Yes! This article discusses how cove.tool can be used to assist UK teams to reach the RIBA 2030 Target.
What is RIBA 2030?
In 2019, to address the climate emergency, the UK Government passed a law to require the country to end its contribution to global warming by the year 2050. This most notable commitment was to bring all greenhouse gas emissions to net-zero. To ensure the practice & industry is on track towards net-zero, the Royal Institute of British Architects (RIBA) has set the RIBA Chartered Practices - a challenge of achieving the following reductions as soon as possible but as a minimum for projects in operation in 2030:
Reduce operational energy demand by at least 60% from current business as usual baseline figures, before offsetting
Reduce embodied carbon by at least 40% from current business as usual baseline figures, before offsetting
Reduce potable water use by at least 40% from CIRIA benchmark/ Building Regulation figures
Achieve all core health and wellbeing metrics
For reference purposes current (2021) Good Practices for new build projects in-use now are as follows:
Non-Domestic (new build office)
Operational Energy 90 kWh/m2 /y (GIA) and/or DEC C(65) and/or NABERS Base build 5; Embodied Carbon LETI Band D 1180 kgCO2e/m2 ; Potable Water Use 16 l/p/day
Operational Energy 75 kWh/m2 /y (GIA); Embodied Carbon LETI Band D 870 kgCO2e/m2 ; Potable Water Use 3m3 /pupil/y
Operational Energy 60 kWh/m2 /y (GIA) no gas boilers; Embodied Carbon LETI Band D 1000 kgCO2e/m2 ; Potable Water Use 110 l/p/day
These reductions will also form the basis of RIBA’s recommendations to the Government for future Building Regulations requirements.
The Targets v2 (2021)
The RIBA 2030 climate challenge targets were redefined in 2021 and significant changes have been made specially to embodied carbon filed. The new embodied carbon target aligns with LETI, the Whole Life Carbon Network, and others, and follows the latest jointly authored guidance. Since the challenge performance targets are for existing buildings that are already in operation, RIBA highly advocates that buildings in design today adopt the 2025 targets as a minimum. The table below shows the detailed target metrics for different use types:
RIBA 2030 Climate Challenge target metrics for non-domestic (new build offices)
RIBA 2030 Climate Challenge target metrics for non-domestic (new build schools)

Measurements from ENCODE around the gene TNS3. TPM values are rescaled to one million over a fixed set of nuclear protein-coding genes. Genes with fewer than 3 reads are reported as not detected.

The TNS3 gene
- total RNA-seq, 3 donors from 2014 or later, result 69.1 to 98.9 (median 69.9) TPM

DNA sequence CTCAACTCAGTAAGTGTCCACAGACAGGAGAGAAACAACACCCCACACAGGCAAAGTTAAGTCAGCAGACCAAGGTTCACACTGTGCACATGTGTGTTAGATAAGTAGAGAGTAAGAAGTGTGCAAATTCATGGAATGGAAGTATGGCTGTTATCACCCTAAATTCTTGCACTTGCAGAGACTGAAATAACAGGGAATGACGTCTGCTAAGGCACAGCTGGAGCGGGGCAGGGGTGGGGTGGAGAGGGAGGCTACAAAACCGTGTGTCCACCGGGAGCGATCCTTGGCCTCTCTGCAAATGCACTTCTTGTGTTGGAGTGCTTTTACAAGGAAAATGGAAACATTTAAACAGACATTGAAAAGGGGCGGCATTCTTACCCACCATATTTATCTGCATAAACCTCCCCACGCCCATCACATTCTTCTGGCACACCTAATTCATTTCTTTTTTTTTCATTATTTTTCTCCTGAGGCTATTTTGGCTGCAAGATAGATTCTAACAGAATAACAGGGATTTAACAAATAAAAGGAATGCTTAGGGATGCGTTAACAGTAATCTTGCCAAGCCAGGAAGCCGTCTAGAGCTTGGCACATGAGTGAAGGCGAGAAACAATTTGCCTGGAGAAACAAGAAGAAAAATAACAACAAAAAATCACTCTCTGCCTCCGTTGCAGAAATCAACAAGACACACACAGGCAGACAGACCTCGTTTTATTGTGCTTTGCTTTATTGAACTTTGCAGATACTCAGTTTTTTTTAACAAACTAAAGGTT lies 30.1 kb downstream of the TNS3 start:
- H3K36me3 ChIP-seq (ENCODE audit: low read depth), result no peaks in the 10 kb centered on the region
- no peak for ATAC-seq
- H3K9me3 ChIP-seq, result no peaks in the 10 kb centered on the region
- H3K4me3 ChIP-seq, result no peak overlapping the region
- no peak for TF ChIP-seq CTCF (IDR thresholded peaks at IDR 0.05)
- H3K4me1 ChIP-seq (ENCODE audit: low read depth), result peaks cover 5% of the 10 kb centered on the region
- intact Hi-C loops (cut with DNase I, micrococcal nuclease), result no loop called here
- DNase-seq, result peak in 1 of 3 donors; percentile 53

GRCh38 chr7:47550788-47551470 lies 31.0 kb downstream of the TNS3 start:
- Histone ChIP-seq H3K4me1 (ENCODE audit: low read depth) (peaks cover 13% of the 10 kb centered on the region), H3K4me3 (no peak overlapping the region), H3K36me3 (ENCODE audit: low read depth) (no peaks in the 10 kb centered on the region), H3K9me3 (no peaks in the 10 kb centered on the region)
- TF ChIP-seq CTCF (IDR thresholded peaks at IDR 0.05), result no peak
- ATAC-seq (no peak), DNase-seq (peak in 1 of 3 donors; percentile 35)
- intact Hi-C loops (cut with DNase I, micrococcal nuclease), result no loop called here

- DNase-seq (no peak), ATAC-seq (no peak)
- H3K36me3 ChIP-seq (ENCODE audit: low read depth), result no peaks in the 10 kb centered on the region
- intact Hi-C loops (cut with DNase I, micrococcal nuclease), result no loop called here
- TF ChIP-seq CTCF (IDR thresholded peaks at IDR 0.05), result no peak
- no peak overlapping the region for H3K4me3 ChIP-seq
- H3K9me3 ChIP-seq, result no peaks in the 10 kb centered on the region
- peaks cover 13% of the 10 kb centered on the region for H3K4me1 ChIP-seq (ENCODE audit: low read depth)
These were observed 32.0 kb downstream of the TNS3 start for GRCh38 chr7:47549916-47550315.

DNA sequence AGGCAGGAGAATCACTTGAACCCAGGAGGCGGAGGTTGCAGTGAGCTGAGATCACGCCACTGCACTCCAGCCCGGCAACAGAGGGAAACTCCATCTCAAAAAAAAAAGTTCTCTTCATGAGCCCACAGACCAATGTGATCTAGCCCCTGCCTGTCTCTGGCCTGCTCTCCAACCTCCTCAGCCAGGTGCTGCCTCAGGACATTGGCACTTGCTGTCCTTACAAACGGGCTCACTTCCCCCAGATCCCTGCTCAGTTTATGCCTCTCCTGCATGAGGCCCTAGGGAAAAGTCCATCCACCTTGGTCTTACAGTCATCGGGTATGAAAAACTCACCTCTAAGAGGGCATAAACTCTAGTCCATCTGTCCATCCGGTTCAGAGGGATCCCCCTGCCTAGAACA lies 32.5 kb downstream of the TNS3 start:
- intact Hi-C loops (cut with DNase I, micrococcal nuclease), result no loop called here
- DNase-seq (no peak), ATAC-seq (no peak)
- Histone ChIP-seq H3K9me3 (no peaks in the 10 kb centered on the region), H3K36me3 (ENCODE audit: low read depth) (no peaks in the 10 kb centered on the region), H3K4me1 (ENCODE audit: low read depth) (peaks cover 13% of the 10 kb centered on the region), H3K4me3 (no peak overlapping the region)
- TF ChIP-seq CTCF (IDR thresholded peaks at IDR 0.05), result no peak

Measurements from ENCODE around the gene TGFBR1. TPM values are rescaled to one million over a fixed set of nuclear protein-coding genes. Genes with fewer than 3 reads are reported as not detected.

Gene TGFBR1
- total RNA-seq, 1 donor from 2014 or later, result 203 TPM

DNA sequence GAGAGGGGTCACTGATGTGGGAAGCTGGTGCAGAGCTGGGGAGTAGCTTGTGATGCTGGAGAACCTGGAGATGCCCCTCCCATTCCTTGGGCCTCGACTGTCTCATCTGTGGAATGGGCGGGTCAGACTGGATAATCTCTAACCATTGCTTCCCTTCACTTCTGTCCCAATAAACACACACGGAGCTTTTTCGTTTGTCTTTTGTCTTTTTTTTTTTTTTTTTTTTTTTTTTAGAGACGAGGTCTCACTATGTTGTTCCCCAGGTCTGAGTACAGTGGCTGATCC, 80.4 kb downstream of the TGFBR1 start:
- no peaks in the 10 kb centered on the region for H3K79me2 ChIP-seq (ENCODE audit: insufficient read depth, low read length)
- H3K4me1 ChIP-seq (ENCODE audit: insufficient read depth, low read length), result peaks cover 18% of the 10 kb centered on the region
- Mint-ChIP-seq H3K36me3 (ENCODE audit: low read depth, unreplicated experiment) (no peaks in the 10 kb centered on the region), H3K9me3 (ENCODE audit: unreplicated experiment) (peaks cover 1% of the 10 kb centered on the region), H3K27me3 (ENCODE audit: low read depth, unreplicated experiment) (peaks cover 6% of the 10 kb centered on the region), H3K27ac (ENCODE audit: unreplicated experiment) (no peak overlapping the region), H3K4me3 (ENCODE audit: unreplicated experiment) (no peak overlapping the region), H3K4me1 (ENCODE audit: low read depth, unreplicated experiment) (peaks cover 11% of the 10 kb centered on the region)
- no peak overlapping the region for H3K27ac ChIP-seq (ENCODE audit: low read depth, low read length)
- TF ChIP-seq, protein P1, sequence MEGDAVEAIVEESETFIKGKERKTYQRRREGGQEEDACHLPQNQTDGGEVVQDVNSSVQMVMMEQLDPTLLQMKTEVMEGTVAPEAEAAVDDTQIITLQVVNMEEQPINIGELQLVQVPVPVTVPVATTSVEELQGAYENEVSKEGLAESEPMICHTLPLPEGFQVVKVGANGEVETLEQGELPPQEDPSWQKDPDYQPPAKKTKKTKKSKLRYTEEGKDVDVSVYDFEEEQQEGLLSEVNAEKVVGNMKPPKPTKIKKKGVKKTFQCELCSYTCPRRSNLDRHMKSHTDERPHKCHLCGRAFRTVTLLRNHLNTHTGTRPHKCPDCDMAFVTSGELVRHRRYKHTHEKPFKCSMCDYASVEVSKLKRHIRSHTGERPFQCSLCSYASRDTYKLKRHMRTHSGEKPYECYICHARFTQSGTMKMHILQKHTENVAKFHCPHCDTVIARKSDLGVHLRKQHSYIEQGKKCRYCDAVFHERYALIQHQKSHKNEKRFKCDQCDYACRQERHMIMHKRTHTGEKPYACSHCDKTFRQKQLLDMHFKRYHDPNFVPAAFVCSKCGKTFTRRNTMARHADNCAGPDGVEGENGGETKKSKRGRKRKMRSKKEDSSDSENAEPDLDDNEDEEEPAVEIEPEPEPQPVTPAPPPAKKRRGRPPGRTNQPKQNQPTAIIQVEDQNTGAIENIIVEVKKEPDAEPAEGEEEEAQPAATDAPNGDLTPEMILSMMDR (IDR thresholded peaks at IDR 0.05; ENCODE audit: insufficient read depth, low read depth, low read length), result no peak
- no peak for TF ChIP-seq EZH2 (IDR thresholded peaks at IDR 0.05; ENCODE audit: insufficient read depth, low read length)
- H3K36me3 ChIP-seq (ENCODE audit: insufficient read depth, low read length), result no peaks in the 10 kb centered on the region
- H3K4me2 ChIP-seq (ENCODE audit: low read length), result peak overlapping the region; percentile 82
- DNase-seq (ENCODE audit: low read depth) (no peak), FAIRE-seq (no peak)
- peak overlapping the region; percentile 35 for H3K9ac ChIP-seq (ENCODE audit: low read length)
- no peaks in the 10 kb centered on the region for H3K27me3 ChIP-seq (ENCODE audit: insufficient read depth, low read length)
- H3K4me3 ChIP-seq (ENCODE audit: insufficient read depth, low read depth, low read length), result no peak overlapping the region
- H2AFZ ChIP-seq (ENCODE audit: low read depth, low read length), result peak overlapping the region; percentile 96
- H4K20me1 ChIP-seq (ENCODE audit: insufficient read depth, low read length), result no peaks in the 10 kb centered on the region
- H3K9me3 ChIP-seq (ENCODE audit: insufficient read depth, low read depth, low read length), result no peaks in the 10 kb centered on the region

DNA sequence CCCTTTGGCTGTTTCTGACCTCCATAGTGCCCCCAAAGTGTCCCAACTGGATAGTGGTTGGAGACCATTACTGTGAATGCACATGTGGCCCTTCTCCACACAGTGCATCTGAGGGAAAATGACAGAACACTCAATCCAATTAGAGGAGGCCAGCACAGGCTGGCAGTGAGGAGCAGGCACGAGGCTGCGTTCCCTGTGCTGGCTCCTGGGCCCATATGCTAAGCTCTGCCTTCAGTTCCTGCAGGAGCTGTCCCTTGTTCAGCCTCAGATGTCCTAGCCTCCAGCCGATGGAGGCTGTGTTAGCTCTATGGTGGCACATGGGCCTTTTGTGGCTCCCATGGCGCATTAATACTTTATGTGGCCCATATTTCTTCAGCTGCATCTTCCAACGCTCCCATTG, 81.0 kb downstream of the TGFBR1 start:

RIBA 2030 Climate Challenge target metrics for domestic/residential
2030 Climate Challenge Data Collection
A data form is available for signatories to complete and include the in-use energy and water performance data of the building one year after completion. This information needs to be obtained from the client and should be taken from energy/water meter readings (or energy/water bills) for the building over a year so that both winter and summer seasons feature in the calculation.
How cove.tool can help with RIBA 2030?
Meeting the RIBA 2030 Climate Challenge targets is essential if architects are to play their part in mitigating climate change and limiting the rise of global temperature to below 1.5°C. Therefore, it is pretty important for architects to use data to inform their design and consider how their decisions impact the energy consumption, water use, and the embodied carbon emission of their project during the design process. Making environmentally responsible design decisions from early in the design process significantly helps with achieving the 2030 goals.
cove.tool is a wholistic building performance analysis tool that helps with estimating the energy consumption, operational carbon emission, water use, and embodied carbon emission as follows:
Energy Use Intensity
You can get an estimation of your design's energy use intensity (EUI) and operational carbon emission on the baseline energy page. This result is calculated based on the engineering inputs you enter at the bottom of the page as shown below. Read more about this feature, here.
2. Water Use
This feature allows users to calculate their building design's Interior WUI (Water Use Intensity), Irrigation/Outdoor Water Use, Stormwater Management, Cooling Tower Water Use, and water-related LEED Points based on the inputs they enter on the page. Read more about this feature, here.
3. Embodied Carbon Emission
Cove.tool has added embodied carbon as an optional property input in the change option tabs as a new column category in the Optimization Tool. In the former users can add embodied carbon values for each product, and in the latter can analyze the embodied carbon in CO2e (tonnes) for each available bundle option. Read more about optimization here.